Have We Reached Digital Nirvana? Not Yet, Study Finds
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Despite the fast-growing usage of digital forms and electronic media, the life expectancy of paper as a key medium for reading and communicating over the next 10 to 20 years is very good, according to a new study of the impact of new technologies on reading, publishing and the use of paper documents.
Commissioned by The Electronic Document Systems Foundation (EDSF) in Torrance, CA and produced by INTERQUEST and the University of Virginia, the new study is titled, "Network, Screen and Page--The Future of Reading in a Digital Age."
"On one hand, the study confirms the shift away from traditional reading, to viewing or browsing. Yet it also says that a literal paperless society is not imminent," said Keith T. Davidson, president of both EDSF and Xplor International, a worldwide association of more than 2,700 organizations that develop and use the technology of the $110.1 billion electronic document industry.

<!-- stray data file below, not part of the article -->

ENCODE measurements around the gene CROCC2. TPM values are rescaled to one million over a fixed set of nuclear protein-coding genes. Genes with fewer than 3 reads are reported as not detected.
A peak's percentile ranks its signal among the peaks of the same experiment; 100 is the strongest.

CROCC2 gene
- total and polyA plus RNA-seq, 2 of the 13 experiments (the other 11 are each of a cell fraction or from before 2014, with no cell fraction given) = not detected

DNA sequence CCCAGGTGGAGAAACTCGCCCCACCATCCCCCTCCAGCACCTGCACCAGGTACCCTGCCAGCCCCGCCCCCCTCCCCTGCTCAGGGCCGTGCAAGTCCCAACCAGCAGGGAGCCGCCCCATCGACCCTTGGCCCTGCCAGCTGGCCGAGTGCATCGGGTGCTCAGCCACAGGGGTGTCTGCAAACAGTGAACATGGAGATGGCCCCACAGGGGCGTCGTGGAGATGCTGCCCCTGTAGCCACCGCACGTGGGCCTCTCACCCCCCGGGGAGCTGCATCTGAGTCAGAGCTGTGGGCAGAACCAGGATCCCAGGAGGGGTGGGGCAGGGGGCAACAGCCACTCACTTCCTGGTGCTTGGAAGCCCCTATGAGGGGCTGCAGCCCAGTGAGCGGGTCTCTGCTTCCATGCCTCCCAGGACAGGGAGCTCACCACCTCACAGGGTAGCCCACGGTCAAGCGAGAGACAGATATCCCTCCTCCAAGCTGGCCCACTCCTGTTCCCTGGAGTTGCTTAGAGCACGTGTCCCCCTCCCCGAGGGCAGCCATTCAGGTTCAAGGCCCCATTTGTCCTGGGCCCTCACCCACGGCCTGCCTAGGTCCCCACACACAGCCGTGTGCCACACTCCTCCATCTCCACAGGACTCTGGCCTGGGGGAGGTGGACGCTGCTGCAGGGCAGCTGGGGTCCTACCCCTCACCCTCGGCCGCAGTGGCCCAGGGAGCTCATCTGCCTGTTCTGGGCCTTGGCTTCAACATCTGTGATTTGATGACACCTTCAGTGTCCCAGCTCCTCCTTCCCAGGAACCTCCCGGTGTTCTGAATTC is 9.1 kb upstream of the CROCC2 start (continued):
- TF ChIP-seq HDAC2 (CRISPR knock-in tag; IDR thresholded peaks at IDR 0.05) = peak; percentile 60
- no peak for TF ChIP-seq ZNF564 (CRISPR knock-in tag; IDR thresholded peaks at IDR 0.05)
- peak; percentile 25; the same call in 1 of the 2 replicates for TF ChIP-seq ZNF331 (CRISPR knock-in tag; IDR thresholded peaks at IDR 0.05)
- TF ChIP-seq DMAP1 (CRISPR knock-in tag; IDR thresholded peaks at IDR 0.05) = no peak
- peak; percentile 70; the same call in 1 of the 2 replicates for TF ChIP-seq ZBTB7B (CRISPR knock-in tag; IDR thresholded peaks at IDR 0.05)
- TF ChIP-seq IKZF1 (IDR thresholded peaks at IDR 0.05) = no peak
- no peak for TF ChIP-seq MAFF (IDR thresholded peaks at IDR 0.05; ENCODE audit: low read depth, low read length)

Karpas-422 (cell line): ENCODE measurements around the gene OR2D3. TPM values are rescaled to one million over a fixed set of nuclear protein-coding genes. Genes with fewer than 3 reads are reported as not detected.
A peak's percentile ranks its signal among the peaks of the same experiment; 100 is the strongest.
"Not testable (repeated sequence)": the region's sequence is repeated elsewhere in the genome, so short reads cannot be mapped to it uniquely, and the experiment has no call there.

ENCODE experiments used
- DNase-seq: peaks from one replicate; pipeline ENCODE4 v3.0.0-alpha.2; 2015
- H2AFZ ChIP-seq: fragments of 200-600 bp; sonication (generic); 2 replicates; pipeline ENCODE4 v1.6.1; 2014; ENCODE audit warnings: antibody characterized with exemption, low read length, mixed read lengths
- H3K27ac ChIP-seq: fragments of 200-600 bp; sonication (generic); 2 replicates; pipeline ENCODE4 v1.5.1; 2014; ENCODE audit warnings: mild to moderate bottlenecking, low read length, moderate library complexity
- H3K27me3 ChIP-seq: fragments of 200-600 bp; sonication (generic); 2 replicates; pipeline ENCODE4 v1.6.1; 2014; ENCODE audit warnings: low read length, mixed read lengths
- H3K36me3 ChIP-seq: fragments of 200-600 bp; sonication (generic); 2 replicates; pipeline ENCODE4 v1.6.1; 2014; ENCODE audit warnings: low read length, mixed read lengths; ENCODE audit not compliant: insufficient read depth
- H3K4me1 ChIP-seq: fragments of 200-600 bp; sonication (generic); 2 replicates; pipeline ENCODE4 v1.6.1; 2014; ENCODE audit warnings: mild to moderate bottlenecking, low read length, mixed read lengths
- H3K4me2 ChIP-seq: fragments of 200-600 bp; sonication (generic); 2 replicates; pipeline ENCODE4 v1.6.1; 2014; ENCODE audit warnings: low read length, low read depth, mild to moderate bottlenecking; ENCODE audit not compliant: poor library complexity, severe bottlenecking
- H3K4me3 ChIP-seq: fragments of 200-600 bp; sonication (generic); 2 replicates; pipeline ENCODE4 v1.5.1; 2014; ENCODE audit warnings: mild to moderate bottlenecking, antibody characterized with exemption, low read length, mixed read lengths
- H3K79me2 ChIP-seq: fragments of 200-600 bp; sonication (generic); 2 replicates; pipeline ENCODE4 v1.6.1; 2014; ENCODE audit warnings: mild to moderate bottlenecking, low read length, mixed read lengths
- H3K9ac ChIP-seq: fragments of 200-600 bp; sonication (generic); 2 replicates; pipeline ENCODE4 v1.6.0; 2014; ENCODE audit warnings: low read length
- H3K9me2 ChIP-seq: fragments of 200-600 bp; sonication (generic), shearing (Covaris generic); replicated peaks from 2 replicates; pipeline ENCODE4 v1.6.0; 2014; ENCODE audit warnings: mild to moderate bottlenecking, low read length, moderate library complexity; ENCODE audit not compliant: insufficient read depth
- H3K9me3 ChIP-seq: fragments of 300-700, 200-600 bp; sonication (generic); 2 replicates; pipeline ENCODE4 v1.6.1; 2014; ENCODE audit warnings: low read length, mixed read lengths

According to the study, the way we produce, distribute, and consume paper documents most certainly will be altered by new technologies like the Internet, intranets, digital libraries, digital video disks, flat panel screens, electronic publishing, electronic books, digital cash, smart cards, electronic commerce, and electronic security systems.
Davidson said in a statement: "There is tremendous conjecture that technology is on its way to replacing paper, reading, and publishing. EDSF commissioned this study to provide an in-depth analysis of when and how this might take place." Davidson said that EDSF was created to further demonstrate Xplor International's strong commitment to the importance of communication to society and to the electronic document systems industry.
Copies of the study are available to Xplor members for $145 and for $200 to non-members. To order copies or for more information about the foundation, check the EDSF Web site.